Game of Thrones is done and dusted. Despite receiving heavy criticism for shoddy writing this past season, it's still tough to say goodbye to something that's been with us for a decade. It's normal for a show to leave viewers hanging, but not getting closure after a series finale is a different kind of pain.
Why is there still a Night's Watch?
Considering the threat from the beyond the wall - the Night King and his army of the undead - got wiped out courtesy Arya Stark, we assumed there was not longer a need for the Night's Watch. Jon even questions Tyrion about it, to which he replies, "The world will always need a home for bastards and broken men."
Where did Drogon take Daenerys' body?
Considering he can flye, Drogon could literally be anywhere. Perhaps he went back to the place where he was born, in the wastelands beyond Lhazar. Sam later mentions that Drogon was spotted flying East. That could mean he's going towards Essos, the origins of the Targaryen line in Old Valyria, to lay her to rest among her ancestors.
How does Tyrion's 'honeycomb and jackass' joke end?
This incomplete quip has been a recurrent part of the series. He starts cracking it in season 1 while speaking to Lysa Arryn, and another time in season 6 while attempting to help Grey Worm and Missandei to understand humour. He gets cut off every time, so I guess we'll never know the ending.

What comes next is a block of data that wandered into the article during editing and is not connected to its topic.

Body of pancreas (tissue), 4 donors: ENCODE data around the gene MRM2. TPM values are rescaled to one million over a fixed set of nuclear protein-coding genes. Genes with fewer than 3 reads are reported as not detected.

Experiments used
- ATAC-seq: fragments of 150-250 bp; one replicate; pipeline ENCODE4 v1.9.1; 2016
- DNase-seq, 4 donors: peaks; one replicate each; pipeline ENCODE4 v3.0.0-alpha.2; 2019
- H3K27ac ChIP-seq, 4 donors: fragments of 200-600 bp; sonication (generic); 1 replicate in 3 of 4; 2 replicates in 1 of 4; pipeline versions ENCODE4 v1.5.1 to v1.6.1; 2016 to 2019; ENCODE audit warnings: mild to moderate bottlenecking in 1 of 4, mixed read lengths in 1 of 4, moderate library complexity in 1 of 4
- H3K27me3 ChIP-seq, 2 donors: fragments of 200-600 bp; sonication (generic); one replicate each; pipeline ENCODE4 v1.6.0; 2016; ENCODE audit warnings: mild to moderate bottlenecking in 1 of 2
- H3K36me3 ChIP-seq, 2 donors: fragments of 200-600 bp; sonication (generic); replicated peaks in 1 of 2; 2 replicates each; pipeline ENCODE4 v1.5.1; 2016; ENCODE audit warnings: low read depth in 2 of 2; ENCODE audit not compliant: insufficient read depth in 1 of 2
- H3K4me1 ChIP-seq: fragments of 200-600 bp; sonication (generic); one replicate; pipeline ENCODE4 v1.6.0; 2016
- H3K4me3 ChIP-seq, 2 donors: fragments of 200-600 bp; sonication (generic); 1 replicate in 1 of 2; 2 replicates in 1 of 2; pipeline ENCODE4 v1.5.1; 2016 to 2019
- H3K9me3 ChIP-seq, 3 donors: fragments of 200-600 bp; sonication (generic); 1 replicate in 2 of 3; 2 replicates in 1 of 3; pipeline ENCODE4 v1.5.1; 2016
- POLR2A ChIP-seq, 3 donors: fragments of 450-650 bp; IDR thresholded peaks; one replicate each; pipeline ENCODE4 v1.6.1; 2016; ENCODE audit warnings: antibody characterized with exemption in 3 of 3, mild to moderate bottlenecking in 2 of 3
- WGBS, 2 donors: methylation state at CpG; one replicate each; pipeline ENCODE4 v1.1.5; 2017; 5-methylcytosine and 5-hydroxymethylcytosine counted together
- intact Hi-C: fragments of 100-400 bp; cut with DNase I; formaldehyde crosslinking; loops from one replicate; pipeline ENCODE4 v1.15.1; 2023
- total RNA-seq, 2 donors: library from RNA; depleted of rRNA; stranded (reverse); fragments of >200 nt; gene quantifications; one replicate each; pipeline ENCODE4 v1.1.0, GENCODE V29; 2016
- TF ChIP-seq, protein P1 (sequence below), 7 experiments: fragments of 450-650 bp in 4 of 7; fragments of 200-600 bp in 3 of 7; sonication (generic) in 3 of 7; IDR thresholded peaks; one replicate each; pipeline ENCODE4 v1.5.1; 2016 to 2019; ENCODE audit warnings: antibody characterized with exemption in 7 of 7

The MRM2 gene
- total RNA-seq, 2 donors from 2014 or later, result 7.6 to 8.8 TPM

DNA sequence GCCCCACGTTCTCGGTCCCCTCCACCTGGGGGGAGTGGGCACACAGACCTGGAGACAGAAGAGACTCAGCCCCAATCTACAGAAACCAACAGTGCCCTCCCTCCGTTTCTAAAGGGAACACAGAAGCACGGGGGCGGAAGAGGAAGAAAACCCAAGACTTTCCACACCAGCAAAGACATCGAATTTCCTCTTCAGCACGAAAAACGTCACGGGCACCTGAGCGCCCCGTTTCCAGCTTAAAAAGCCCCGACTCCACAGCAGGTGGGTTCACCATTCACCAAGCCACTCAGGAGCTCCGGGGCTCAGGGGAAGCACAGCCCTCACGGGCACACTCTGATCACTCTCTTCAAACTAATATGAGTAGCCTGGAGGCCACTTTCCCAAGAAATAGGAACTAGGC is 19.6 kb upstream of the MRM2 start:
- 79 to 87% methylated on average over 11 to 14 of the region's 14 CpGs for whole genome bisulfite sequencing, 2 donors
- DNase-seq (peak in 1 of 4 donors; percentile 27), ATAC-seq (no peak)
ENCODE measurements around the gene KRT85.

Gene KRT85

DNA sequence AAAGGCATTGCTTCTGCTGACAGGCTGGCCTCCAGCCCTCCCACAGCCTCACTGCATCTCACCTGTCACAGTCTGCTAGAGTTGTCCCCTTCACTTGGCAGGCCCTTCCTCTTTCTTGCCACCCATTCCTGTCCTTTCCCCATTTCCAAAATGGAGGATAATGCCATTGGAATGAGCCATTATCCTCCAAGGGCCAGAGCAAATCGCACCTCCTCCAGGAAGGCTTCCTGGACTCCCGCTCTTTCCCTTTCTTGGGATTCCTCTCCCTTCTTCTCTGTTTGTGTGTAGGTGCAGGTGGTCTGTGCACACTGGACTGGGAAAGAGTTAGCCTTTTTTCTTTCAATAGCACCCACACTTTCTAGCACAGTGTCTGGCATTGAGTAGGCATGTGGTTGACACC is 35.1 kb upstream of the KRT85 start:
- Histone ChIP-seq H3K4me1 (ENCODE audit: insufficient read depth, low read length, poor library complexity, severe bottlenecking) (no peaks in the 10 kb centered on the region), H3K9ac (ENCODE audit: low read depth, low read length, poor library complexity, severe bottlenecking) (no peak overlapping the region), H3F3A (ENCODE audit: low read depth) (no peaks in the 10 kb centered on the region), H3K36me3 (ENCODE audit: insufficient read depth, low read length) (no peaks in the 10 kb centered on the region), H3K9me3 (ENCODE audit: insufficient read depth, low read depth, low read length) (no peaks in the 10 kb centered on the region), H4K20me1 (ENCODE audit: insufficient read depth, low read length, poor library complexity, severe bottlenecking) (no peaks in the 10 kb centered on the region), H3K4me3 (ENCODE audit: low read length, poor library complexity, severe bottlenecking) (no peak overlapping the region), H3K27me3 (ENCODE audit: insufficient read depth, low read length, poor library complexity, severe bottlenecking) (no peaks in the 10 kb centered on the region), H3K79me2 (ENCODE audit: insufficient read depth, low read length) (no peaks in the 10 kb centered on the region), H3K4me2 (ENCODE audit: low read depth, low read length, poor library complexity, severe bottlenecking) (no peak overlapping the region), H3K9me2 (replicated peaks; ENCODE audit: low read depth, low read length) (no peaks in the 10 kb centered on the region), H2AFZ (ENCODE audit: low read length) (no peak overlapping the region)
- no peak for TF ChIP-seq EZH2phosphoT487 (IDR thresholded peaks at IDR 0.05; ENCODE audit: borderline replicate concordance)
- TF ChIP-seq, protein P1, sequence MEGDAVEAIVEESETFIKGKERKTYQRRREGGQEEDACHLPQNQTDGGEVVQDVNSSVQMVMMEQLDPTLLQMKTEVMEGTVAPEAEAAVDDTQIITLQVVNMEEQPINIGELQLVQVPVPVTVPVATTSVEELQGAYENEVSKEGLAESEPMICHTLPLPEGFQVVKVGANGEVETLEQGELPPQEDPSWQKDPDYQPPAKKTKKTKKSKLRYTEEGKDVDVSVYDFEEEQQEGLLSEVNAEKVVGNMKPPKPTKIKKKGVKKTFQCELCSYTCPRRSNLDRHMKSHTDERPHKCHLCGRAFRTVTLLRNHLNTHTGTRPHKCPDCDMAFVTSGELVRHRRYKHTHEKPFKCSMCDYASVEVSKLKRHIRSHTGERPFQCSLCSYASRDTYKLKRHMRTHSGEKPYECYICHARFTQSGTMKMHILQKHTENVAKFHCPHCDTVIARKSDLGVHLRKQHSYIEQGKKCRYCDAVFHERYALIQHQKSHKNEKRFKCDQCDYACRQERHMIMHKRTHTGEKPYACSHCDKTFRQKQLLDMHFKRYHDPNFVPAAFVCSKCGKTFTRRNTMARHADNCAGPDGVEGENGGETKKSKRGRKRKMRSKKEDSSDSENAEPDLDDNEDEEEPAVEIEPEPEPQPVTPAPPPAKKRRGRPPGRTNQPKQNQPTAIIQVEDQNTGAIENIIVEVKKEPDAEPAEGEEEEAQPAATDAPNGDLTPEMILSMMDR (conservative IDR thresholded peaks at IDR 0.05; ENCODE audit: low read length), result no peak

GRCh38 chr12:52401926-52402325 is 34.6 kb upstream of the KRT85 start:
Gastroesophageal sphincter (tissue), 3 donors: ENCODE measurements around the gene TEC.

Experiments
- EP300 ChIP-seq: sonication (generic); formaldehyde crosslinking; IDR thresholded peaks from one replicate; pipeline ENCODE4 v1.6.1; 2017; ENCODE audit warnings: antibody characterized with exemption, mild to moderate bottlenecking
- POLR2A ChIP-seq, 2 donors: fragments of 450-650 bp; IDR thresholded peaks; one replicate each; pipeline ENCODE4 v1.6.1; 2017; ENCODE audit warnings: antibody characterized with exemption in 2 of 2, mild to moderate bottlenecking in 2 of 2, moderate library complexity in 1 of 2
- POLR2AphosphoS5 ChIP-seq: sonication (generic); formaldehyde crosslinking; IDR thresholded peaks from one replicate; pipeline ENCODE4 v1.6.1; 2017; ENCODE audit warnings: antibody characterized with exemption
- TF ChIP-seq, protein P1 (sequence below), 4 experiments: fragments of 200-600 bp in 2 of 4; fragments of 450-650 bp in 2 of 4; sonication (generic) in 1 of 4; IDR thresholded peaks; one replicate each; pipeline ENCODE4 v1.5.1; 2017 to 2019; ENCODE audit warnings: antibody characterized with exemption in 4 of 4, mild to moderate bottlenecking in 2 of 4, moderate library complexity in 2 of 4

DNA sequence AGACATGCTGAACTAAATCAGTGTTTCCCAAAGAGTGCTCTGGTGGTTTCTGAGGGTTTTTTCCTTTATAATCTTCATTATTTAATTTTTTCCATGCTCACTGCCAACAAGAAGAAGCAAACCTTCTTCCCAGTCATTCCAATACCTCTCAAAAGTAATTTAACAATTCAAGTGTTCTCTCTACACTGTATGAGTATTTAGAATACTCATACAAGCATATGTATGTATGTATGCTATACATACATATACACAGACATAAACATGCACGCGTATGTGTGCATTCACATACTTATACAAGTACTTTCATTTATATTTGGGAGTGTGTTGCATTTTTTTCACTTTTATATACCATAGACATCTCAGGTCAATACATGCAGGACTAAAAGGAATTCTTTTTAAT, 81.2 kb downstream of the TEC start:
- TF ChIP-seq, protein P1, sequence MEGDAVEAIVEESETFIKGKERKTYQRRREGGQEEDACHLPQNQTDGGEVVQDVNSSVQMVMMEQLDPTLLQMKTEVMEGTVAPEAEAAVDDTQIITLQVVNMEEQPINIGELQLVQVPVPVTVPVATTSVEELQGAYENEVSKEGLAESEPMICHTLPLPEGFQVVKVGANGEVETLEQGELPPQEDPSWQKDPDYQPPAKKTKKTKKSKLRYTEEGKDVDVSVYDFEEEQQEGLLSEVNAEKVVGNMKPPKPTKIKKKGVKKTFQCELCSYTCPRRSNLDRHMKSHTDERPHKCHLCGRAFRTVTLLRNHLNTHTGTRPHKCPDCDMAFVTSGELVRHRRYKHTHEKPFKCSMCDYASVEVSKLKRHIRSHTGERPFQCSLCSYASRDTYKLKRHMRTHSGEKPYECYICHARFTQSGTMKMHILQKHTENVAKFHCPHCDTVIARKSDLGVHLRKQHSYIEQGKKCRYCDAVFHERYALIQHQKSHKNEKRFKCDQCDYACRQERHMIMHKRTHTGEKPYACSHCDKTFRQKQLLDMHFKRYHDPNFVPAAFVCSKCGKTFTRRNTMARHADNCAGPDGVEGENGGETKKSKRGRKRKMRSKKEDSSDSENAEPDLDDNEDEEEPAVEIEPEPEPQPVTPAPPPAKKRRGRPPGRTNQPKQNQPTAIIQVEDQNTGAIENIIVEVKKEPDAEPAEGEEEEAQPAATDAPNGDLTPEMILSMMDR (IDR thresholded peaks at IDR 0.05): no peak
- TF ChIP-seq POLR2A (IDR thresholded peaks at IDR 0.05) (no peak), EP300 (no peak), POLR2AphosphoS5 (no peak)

Did Bran know that Dany was going to burn the whole city down? And did he just not tell anyone?
We pretty much have to assume that Bran knew what was going to happen. He basically admitted it when he said he knew he would be chosen as king. If he knew so many innocents were going to die and yet did nothing to prevent it, is he honestly that fit to be a king? He might even be evil.
How are there still so many Dothraki alive? What will they do now?
The Battle of Winterfell was a slaughter, and the first to go were the Dothraki. A small number of them managed to return back alive after fighting the undead. But when you see their numbers in the final episode, they seem to be back to their old strength. Also, considering their queen is dead, how exactly are they going to function in the new order?
What did Bran mean when he said he's going after the dragon?
When discussing the rogue dragon, Bran claims that maybe he can find him. It's unclear whether he's going to warg into Drogon himself, or use his general know-it-all powers to find him and capture/kill/completely ignore him.
Is Jon Lord Commander or King Beyond The Wall?
Jon, Tormund and the Free Folk set out beyond the wall and into the real North. Maybe they're now the first line of defense against any new threat that might rear its head. But does this mean Jon is still in the Night's Watch, or has he left that and embraces being King Beyond The Wall?
What happened in Dorne, and where did the new prince come from?
There was obviously a whole bunch of things that went wrong in Dorne. The Sand sisters rebelled, only to consequently get captured and killed. In the great council however, we see a new Dornish prince. Who he is however, is never answered.